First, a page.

What does 2021 hold for recruitment and HR tech?

Written by
RMI Team (F)

2020 has been a game changing year for human resources (HR) professionals. Whether it’s creating remote work policies to ensure an engaged and productive workforcemanaging employee physical and mental health, developing new onboarding practices for the hybrid workplace, or adapting to the digital recruitment process, there is one undeniable truth: HR tech is more important now than ever.

From recruiting chatbots to onboarding to engagement, here are 5 HR tech trends we believe will improve the recruitment process and shape HR practices in 2021 and beyond.

1. AI-driven recruitment

Artificial intelligence (AI) is becoming an increasingly integral part of most HR tech, and one key way it will affect HR professionals is in the recruitment process.

AI-based algorithms can quickly process potential employee data to an unprecedented degree for faster and more accurate talent screening. AI can also be deployed in the candidate assessment process as the recruiting chatbots to measure factors such as personality, values, cultural fit, and social cues.

HR tech and analytics are already being used to increase retention rates, mitigate hiring risks, and even overcome bias in the selection process. With the added power of AI, HR professionals can gain even more valuable insights for better recruitment outcomes, and even build a more robust and forward-thinking talent pipeline.

2. Digital workforce management

HR tech in 2021 will also focus on integrated employee performance management that is more real-time, continuous, and meaningful than before. The right digital workforce management systems can help HR professionals effectively combat presenteeism – the act of employees being physically present but mentally checked out and unproductive – by measuring the right metrics.

Digital workforce management systems will also be used to develop more transparent performance appraisals. Managers and team members can set and monitor expectations via these systems for more granular check-ins when required, improving employee engagement, pre-empting burnout and proactively identifying areas for improvement.

3. Online wellness support

Employee benefits are being seriously re-evaluated in light of the pandemic. Office-specific perks such as catered meals, fancy coffee, or transport allowances seem less attractive to a remote workforce.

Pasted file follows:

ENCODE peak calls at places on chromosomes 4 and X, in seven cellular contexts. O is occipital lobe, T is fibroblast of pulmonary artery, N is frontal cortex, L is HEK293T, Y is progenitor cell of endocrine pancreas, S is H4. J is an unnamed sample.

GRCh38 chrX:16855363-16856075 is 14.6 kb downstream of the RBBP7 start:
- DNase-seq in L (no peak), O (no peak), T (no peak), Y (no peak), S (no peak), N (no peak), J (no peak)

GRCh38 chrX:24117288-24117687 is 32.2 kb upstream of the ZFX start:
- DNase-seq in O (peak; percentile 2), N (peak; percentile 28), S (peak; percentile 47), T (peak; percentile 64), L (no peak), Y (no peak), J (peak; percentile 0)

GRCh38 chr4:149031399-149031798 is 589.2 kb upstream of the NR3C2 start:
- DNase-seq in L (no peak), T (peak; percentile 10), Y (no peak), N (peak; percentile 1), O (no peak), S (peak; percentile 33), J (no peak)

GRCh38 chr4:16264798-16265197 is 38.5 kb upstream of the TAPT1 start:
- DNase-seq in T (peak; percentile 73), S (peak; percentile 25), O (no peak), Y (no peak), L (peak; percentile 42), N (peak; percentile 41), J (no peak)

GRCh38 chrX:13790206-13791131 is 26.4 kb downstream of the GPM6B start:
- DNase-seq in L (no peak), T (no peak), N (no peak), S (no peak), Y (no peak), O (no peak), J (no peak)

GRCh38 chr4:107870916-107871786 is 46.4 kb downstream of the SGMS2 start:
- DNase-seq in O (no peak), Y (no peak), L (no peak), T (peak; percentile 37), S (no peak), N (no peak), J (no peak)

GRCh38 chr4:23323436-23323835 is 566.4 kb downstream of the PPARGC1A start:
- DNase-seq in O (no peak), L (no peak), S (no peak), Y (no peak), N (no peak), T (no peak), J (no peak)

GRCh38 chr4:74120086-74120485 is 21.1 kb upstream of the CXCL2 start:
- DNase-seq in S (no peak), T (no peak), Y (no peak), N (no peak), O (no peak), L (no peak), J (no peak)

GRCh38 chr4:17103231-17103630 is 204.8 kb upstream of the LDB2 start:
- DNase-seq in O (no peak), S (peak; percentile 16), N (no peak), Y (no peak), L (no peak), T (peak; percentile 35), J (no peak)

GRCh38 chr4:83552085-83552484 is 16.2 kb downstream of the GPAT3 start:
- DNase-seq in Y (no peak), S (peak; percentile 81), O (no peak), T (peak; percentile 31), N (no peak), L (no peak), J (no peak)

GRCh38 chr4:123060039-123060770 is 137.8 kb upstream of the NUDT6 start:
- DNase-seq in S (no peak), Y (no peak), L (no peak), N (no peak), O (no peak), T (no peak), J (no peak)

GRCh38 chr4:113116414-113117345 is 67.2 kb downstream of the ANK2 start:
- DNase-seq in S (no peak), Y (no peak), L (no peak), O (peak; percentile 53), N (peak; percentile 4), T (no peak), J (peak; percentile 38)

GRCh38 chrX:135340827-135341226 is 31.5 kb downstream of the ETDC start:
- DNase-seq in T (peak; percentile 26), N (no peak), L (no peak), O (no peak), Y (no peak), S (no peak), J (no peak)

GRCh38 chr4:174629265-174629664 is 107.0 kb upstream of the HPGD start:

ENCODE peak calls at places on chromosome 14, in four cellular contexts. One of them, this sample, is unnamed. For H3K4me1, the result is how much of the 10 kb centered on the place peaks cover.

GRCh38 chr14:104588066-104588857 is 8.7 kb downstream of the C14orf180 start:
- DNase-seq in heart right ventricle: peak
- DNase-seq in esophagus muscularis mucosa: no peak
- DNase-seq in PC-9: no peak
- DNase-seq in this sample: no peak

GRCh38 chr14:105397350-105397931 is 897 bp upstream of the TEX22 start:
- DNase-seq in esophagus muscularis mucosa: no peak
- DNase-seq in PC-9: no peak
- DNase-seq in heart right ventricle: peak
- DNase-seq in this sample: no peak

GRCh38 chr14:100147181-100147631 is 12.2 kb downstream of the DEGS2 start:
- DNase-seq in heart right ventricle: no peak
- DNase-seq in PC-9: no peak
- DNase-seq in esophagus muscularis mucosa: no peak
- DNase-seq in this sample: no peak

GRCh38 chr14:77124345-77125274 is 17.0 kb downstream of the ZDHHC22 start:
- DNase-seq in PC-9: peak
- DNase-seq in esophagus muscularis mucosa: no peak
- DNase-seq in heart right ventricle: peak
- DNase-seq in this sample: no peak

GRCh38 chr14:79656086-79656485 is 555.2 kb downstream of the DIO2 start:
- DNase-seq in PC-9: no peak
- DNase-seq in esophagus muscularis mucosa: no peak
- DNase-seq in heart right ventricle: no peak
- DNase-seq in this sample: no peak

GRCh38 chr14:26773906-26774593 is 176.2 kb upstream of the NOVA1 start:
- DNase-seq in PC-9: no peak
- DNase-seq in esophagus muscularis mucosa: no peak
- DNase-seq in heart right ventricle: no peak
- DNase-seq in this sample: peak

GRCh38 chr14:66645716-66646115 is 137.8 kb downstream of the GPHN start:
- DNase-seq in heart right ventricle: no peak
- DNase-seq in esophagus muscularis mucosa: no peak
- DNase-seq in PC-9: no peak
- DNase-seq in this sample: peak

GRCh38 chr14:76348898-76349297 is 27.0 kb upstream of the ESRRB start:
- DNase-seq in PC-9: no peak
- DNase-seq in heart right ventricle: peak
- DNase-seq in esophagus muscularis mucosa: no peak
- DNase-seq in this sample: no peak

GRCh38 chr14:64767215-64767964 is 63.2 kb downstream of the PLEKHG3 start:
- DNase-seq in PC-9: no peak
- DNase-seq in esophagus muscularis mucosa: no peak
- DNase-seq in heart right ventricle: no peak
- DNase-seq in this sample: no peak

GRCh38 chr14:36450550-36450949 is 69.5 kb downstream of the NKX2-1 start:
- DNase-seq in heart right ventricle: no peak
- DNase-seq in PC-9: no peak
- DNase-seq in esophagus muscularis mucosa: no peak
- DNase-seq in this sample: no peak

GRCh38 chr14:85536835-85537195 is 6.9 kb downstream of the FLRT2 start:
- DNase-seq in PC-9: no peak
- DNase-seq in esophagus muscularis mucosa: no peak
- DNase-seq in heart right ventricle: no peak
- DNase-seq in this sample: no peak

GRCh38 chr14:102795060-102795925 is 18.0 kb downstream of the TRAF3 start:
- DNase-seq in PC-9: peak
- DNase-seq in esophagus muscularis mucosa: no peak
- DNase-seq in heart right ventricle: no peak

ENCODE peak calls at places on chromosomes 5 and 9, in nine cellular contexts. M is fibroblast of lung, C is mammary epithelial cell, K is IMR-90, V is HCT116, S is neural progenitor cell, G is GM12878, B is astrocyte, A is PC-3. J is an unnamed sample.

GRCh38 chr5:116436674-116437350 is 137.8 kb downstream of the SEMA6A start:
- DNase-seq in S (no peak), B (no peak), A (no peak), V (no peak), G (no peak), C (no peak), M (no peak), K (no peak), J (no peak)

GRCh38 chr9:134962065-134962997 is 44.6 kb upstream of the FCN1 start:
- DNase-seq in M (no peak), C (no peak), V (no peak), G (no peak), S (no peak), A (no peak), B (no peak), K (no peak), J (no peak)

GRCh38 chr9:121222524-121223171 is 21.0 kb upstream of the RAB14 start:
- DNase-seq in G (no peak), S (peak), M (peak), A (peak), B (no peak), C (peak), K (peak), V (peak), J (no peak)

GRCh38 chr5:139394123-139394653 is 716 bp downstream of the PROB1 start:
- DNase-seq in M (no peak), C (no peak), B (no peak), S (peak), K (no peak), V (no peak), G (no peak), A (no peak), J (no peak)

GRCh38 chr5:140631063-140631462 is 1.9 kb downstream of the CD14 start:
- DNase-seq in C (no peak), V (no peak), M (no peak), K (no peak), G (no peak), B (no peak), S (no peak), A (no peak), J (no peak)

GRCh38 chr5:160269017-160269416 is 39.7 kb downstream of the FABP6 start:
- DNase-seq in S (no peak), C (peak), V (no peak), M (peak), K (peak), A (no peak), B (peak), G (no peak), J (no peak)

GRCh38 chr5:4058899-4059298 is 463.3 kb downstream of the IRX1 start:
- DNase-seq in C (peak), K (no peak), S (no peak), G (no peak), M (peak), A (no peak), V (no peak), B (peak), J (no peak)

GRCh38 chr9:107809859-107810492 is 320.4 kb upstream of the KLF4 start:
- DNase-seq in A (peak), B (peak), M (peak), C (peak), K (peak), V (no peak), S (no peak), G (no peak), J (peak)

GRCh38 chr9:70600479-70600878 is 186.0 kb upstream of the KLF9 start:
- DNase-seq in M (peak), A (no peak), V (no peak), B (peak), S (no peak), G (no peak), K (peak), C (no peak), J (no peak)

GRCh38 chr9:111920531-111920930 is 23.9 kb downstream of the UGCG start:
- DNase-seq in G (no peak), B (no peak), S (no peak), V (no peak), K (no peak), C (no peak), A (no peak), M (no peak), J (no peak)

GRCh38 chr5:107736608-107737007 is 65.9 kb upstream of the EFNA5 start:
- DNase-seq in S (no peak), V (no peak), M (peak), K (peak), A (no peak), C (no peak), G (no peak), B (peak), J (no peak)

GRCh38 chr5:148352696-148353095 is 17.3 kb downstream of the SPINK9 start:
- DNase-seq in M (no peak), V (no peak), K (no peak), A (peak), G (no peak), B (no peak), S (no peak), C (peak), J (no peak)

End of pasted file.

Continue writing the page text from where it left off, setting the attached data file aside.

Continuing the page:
What employees really want in the future of work is for companies to prioritise their mental and physical well-being – this could be in the form of better work/life balance, access to telemedicine services, and online emotional or mental health support.

And a survey by Oracle found that, when it comes to their mental well-being, 82 per cent of employees actually prefer interacting with a digital platform than an actual person. This means more investment should be made in HR tech that’s centred around measuring, monitoring and managing employee health.

4. Self-service e-learning

In the future workplace, technology will empower employees to do more on their own. Current examples of self-service portals already include remote access to paychecks and payroll information, more comprehensive absence and leave management functionality, and the ability to independently adjust or swap shifts with their co-workers.

The next step in self-service portals extends to learning management systems (LMS). As industries – and their required skill sets – rapidly evolve, HR teams will need to focus on retraining and upskilling their existing workforce to ensure they have the right skills to face future challenges and thrive in the digital future.

HR tech can deliver more structured, trackable, and on-demand learning and development programs for employees to take charge of their learning journey, while building a culture of continuous learning and development in the company.

5. Virtual onboarding

With an increasingly distributed workforce, virtual onboarding will soon become the norm. Virtual onboarding systems act as an automated central nervous system that manages data flows, streamlines administrative tasks, and ensures consistency in the onboarding process.

More sophisticated tools will allow HR teams to personalise the content that each employee goes through based on their location, role, department, and other demographic data. A sales hire, for example, will go through product information, be quizzed on sales processes, be introduced to their individual reporting structure, and be connected to colleagues in the same department. If an employee has young children and is eligible for benefits, the onboarding process will inform them accordingly.

In summary, HR tech will play an important role in talent acquisition and workforce management in 2021. However, it remains imperative that HR professionals don’t lose sight of the human element. HR is still and will always be about people. When adopting technologies, do so with your people in mind – ensure you get the right buy-in, provide adequate training, and remember that employees are more than just data.